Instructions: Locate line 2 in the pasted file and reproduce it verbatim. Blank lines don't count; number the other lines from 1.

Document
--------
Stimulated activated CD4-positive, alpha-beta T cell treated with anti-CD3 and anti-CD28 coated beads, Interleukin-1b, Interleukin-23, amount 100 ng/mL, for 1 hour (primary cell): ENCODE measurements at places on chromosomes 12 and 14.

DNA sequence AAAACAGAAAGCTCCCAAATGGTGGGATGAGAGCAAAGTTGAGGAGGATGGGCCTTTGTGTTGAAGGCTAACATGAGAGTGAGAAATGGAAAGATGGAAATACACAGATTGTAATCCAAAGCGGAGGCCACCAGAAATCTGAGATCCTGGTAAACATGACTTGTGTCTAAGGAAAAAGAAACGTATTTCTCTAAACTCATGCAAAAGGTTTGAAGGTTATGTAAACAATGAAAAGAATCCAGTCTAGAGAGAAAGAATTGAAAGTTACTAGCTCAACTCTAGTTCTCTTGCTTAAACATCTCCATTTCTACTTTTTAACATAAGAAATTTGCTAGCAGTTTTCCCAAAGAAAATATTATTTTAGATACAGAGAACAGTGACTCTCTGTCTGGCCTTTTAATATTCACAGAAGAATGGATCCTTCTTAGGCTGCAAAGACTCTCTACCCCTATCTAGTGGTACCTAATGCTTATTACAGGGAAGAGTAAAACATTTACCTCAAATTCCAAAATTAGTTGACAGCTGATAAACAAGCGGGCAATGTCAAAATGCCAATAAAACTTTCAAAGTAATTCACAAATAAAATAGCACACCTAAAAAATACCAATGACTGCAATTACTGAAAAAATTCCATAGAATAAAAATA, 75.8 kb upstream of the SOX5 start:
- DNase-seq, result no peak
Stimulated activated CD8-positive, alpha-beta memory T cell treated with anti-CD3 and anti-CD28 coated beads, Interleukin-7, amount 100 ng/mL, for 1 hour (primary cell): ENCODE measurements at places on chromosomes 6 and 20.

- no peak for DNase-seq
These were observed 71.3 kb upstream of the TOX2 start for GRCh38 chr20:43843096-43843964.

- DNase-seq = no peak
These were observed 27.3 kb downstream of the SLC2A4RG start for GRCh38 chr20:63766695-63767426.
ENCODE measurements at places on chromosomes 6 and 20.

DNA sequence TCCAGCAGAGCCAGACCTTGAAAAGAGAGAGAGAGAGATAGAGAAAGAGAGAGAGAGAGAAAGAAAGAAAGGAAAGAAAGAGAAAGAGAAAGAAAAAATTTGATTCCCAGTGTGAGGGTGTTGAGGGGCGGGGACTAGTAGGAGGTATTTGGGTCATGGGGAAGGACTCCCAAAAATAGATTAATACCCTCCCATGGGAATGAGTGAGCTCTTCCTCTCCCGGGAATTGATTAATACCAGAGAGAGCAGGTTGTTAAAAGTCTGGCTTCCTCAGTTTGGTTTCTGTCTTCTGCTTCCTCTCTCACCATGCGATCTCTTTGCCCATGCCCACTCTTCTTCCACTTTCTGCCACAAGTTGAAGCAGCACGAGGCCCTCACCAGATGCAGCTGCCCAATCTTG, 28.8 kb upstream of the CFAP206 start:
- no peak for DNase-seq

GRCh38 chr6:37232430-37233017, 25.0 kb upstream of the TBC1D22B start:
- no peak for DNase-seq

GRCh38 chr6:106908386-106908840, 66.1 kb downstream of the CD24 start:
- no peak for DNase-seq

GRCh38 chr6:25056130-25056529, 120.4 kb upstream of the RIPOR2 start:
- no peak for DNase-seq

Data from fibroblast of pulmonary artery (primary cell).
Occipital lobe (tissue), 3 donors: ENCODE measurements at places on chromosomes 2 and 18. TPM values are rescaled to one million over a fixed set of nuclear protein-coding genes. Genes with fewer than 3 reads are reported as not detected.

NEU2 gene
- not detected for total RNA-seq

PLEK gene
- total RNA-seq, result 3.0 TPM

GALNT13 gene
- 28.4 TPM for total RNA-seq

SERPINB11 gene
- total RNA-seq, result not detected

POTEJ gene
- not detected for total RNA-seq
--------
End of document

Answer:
DNA sequence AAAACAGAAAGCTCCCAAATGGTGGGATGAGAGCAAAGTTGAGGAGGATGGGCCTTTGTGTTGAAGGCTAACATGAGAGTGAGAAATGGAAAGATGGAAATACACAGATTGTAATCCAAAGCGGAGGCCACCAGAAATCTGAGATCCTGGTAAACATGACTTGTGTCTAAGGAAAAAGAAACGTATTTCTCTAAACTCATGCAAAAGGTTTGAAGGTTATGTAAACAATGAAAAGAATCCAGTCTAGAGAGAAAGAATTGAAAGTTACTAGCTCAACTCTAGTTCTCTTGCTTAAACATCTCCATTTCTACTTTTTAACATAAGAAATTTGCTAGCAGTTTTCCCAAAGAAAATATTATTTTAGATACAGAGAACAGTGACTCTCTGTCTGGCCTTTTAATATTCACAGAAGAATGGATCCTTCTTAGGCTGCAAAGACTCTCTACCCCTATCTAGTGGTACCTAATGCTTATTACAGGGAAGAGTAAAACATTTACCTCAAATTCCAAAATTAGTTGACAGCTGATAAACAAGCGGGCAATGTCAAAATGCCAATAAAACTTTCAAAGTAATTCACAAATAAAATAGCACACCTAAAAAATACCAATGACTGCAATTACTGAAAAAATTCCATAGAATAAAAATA, 75.8 kb upstream of the SOX5 start: